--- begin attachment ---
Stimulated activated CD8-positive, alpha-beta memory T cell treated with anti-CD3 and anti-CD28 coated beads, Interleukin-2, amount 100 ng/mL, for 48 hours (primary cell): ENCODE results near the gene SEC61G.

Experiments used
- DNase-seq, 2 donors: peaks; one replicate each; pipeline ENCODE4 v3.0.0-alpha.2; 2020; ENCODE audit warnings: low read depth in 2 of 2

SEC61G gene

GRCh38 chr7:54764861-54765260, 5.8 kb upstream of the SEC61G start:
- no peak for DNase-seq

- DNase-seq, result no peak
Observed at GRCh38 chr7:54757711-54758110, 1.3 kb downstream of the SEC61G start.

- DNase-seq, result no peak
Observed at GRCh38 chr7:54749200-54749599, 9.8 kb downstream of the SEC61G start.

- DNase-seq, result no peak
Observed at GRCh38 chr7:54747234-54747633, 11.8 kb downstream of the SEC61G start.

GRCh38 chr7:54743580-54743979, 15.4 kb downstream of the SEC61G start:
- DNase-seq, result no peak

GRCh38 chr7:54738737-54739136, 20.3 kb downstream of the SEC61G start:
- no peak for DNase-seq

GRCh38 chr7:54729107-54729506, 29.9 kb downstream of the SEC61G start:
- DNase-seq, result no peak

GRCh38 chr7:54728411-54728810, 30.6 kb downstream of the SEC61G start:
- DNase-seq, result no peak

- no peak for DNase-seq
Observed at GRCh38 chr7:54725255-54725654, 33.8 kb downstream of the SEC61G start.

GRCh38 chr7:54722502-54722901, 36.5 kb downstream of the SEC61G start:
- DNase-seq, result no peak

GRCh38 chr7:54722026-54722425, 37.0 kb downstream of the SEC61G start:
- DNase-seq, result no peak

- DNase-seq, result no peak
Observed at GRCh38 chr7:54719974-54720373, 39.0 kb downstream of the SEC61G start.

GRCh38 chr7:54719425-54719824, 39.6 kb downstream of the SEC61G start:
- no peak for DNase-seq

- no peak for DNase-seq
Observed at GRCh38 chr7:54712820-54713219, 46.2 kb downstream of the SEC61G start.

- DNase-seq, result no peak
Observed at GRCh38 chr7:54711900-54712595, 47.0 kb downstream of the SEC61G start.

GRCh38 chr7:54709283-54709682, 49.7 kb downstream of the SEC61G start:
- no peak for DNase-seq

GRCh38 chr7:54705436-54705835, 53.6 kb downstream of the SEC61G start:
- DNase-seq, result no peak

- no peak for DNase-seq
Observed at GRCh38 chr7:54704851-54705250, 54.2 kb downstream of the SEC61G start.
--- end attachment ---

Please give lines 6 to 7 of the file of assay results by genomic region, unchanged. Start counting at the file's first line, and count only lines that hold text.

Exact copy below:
- no peak for DNase-seq

- DNase-seq, result no peak